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Not Ashamed

Shame is the unpleasant feeling aroused by the consciousness of something dishonorable, improper, ridiculous, or embarrassing.  This natural, normal, and necessary feeling is activated by a person’s beliefs.  Because this is true, shame is subjective, which means that not all people are ashamed of the same things.  Some people are overly sensitive and feel shame when they really should not.  Conversely, some have no shame about nearly anything.  Truly, the only correct gage for shame is the word of God, for the Scriptures expose that which is shameful according to our Creator.  The Bible also tells of those things which are shameful in the eyes of the world but are glorious in the eyes of God.

There are times when people are not ashamed when it appears that they should be.  Sometimes this is when people have done something shameful according to God’s word.  Sometimes it is when they have done something shameful by the world’s standards.  Often a lack of shame is a very bad characteristic, but sometimes it is actually a very good trait and a sign of great character.  This may seem contradictory, but a brief look at the Scriptures will clarify the point.

Innocence is one reason for a lack of shame.  A good example of this is the innocence of Adam and Eve before their fall into sin.  When God created them, "the man and his wife were both naked and were not ashamed” (Gen. 2:25).  At that time, the man and woman knew no sin and were completely innocent.  They were like little children who have no sense of modesty about their bodies.  It was only after incurring the guilt and the knowledge of sin that the couple became ashamed of their nakedness and their sin.  The loss of their innocence led to the sense of shame.

Another reason for lacking shame is that of corruption.  The prophet Jeremiah recorded the words of God in judgment of Judah as He marveled at His people’s insensitivity toward their own sin.  Notice Jeremiah 8:12:

"‘Were they ashamed because of the abomination they had done?  They certainly were not ashamed, and they did not know how to blush; therefore they shall fall among those who fall; at the time of their punishment they shall be brought down,’ says the LORD.”

Because Judah had become so corrupted in sin, they could not feel shame for the wrong they had done.  Without that feeling of a shameful conscience to steer them back to the ways of God, they drifted farther and farther into sin "until there was no remedy” (2Chron. 36:16).  Their example stands as a warning for anyone who would dabble in sin lest they too be consumed by it.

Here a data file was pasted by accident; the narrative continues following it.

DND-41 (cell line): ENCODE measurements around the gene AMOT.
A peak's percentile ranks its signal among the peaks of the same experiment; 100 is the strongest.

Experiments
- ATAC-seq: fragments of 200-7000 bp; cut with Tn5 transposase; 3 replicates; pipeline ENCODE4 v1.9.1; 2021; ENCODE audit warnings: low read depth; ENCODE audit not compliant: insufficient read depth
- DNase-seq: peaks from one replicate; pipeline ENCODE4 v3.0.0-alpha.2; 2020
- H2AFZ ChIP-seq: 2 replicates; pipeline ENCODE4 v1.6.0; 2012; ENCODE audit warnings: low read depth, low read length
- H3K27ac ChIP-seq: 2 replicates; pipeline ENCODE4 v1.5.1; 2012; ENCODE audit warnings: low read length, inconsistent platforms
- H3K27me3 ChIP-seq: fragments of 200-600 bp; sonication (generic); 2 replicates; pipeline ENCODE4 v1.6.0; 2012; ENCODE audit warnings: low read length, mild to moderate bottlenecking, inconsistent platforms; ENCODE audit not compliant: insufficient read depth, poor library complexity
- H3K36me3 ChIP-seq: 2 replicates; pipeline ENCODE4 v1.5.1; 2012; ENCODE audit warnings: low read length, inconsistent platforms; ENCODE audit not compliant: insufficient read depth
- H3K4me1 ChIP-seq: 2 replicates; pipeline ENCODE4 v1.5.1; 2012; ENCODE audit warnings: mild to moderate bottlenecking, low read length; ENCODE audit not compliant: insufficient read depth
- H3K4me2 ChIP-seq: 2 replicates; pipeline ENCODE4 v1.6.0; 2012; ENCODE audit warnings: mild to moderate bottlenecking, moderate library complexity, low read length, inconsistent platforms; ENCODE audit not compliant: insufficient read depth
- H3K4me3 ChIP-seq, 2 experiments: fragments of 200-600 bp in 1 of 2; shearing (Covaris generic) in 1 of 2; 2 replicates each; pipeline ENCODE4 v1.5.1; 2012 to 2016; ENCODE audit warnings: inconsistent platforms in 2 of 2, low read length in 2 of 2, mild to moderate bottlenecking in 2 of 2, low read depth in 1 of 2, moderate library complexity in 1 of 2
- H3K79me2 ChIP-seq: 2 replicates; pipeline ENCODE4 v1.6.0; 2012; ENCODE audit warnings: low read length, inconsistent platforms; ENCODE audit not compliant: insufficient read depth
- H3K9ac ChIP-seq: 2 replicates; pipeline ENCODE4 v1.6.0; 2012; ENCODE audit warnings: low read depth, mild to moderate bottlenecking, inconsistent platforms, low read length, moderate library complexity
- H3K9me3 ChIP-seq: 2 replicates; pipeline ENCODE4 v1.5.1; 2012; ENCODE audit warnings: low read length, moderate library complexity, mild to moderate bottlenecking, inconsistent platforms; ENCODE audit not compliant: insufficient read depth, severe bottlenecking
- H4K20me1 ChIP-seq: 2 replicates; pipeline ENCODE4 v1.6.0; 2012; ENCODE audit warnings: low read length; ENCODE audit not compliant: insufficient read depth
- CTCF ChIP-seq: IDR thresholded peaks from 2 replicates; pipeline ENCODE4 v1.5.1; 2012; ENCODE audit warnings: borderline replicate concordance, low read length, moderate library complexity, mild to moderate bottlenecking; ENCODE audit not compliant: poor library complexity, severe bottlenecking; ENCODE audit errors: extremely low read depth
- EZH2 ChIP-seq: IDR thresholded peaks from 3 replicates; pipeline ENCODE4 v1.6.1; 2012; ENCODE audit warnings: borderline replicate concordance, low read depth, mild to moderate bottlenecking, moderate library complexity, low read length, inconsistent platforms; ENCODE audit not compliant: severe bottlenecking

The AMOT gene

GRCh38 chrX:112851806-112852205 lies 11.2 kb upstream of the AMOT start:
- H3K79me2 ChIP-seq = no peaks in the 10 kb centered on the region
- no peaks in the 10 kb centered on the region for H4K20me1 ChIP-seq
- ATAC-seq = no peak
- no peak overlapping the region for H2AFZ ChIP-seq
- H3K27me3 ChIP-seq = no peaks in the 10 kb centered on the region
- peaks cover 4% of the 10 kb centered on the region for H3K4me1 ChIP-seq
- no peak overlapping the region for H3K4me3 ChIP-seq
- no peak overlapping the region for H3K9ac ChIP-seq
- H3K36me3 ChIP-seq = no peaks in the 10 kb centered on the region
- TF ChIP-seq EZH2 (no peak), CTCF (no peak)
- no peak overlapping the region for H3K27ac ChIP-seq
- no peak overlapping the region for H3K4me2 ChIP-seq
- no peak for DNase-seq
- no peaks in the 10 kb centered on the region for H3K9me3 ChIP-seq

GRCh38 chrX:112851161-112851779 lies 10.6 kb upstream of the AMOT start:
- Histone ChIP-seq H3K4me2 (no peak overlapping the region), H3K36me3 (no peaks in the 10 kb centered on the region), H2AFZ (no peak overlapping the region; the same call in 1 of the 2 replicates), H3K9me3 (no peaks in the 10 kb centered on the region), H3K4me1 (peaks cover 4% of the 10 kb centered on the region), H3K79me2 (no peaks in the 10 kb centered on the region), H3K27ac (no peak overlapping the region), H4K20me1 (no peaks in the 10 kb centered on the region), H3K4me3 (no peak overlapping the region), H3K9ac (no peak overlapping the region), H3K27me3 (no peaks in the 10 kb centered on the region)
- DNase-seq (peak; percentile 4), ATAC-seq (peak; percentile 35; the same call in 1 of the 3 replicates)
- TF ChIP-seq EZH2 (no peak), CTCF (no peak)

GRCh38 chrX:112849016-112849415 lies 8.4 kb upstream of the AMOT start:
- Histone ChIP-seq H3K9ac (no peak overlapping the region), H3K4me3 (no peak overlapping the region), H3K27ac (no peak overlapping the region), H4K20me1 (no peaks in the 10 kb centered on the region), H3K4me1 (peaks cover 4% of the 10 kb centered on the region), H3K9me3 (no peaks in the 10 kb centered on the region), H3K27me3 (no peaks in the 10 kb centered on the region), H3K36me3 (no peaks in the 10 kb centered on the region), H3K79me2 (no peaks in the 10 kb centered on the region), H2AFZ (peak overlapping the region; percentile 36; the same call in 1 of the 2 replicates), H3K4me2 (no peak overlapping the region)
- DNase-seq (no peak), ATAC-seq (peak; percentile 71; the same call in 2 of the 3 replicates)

One godly cause for lacking shame is that of faith.  Notice two statements made the apostle Paul regarding his lack of shame.  The first is Romans 1:16 – "For I am not ashamed of the gospel, for it is the power of God for salvation to everyone who believes, to the Jew first and also to the Greek.”  The second is 2Timothy 1:12 – "For this reason I also suffer these things, but I am not ashamed; for I know whom I have believed and I am convinced that He is able to guard what I have entrusted to Him until that day.” Why would Paul feel compelled to say that he was not ashamed of the gospel or that he was not ashamed to suffer for the Lord?  It was because in the eyes of the world, he should have been ashamed.  For any man to be persecuted, beaten, run out of nearly every town he entered, imprisoned, etc., would typically be considered as shameful, but not for Paul.  He felt no shame because he believed that the gospel is the power of God for salvation and he trusted in the God whom he believed.  For him, no amount of humiliation suffered could shame him into denying His Lord or giving up the Lord’s cause.

Another good cause for a lack of shame is that of love.  This was the case for Onesiphorus, who did not abandon Paul when he was imprisoned in Rome.  Paul wrote, "The Lord grant mercy to the house of Onesiphorus, for he often refreshed me and was not ashamed of my chains” (2Tim. 1:16).  Such care and devotion from one Christian to another is a sign of genuine brotherly love, and such love has no shame.  This kind of shameless love was demonstrated to us by Christ Himself when He suffered for our salvation.  Notice Hebrews 2:11 – "For both He who sanctifies and those who are sanctified are all from one Father; for which reason He is not ashamed to call them brethren.”  Our Lord Jesus is not ashamed to call us His brethren due to His love for us and our common bond in the Father.  Likewise, our Father in heaven is not ashamed to be the God of His faithful children, just as He was not ashamed to be the God of Abraham, Sarah, Isaac, and Jacob (Heb. 11:16).  All of these examples teach us that there is no shame in love, for love "bears all things, believes all things, hopes all things, endures all things” (1Cor. 13:7).

Shame is never pleasant for anyone, but sometimes it is a necessary part of life.  Those who refuse to feel shame are virtually assured of being lost apart from God forever.  On the other hand, those who are paralyzed in shame are also in danger, for they are unlikely to ever confess Christ and boldly reject the world as they should.  Truly, there are times to be ashamed, and there are times not to be ashamed.  May God grant us the wisdom to know the difference and the faith to put our knowledge into practice.

Stacey E. Durham




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